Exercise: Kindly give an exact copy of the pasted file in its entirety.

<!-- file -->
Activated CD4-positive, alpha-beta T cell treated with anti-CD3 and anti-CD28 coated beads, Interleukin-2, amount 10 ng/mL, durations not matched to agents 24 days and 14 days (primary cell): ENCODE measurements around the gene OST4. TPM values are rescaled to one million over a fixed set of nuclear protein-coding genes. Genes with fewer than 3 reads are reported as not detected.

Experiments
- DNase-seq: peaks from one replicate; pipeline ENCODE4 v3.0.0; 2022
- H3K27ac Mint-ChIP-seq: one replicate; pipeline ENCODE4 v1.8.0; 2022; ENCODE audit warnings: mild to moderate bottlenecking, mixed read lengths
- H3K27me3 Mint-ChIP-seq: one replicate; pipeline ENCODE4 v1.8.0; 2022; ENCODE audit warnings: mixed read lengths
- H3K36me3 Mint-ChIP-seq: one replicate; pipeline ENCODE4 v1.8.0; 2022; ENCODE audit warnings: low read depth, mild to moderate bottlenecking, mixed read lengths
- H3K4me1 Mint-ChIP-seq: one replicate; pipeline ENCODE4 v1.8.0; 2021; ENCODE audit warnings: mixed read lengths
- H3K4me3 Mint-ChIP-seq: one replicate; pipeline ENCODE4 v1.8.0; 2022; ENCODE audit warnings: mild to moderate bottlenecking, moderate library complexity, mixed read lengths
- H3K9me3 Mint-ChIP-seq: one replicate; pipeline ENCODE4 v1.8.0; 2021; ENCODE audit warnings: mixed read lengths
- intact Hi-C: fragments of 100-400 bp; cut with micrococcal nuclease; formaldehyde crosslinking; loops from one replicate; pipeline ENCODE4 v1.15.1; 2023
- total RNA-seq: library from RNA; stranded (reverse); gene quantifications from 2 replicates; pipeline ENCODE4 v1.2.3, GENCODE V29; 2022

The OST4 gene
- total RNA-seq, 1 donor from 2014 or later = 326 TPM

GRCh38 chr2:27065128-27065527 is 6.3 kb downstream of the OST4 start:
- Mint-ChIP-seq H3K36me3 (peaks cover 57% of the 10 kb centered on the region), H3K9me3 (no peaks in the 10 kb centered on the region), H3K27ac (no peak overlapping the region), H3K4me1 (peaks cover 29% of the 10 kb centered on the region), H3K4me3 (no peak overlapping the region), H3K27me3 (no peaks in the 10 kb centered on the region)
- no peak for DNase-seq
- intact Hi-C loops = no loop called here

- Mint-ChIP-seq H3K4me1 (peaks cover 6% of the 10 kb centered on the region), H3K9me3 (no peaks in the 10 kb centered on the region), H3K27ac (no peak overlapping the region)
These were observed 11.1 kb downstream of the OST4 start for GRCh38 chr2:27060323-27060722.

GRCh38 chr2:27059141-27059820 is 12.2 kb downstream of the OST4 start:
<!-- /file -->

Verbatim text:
Activated CD4-positive, alpha-beta T cell treated with anti-CD3 and anti-CD28 coated beads, Interleukin-2, amount 10 ng/mL, durations not matched to agents 24 days and 14 days (primary cell): ENCODE measurements around the gene OST4. TPM values are rescaled to one million over a fixed set of nuclear protein-coding genes. Genes with fewer than 3 reads are reported as not detected.

Experiments
- DNase-seq: peaks from one replicate; pipeline ENCODE4 v3.0.0; 2022
- H3K27ac Mint-ChIP-seq: one replicate; pipeline ENCODE4 v1.8.0; 2022; ENCODE audit warnings: mild to moderate bottlenecking, mixed read lengths
- H3K27me3 Mint-ChIP-seq: one replicate; pipeline ENCODE4 v1.8.0; 2022; ENCODE audit warnings: mixed read lengths
- H3K36me3 Mint-ChIP-seq: one replicate; pipeline ENCODE4 v1.8.0; 2022; ENCODE audit warnings: low read depth, mild to moderate bottlenecking, mixed read lengths
- H3K4me1 Mint-ChIP-seq: one replicate; pipeline ENCODE4 v1.8.0; 2021; ENCODE audit warnings: mixed read lengths
- H3K4me3 Mint-ChIP-seq: one replicate; pipeline ENCODE4 v1.8.0; 2022; ENCODE audit warnings: mild to moderate bottlenecking, moderate library complexity, mixed read lengths
- H3K9me3 Mint-ChIP-seq: one replicate; pipeline ENCODE4 v1.8.0; 2021; ENCODE audit warnings: mixed read lengths
- intact Hi-C: fragments of 100-400 bp; cut with micrococcal nuclease; formaldehyde crosslinking; loops from one replicate; pipeline ENCODE4 v1.15.1; 2023
- total RNA-seq: library from RNA; stranded (reverse); gene quantifications from 2 replicates; pipeline ENCODE4 v1.2.3, GENCODE V29; 2022

The OST4 gene
- total RNA-seq, 1 donor from 2014 or later = 326 TPM

GRCh38 chr2:27065128-27065527 is 6.3 kb downstream of the OST4 start:
- Mint-ChIP-seq H3K36me3 (peaks cover 57% of the 10 kb centered on the region), H3K9me3 (no peaks in the 10 kb centered on the region), H3K27ac (no peak overlapping the region), H3K4me1 (peaks cover 29% of the 10 kb centered on the region), H3K4me3 (no peak overlapping the region), H3K27me3 (no peaks in the 10 kb centered on the region)
- no peak for DNase-seq
- intact Hi-C loops = no loop called here

- Mint-ChIP-seq H3K4me1 (peaks cover 6% of the 10 kb centered on the region), H3K9me3 (no peaks in the 10 kb centered on the region), H3K27ac (no peak overlapping the region)
These were observed 11.1 kb downstream of the OST4 start for GRCh38 chr2:27060323-27060722.

GRCh38 chr2:27059141-27059820 is 12.2 kb downstream of the OST4 start: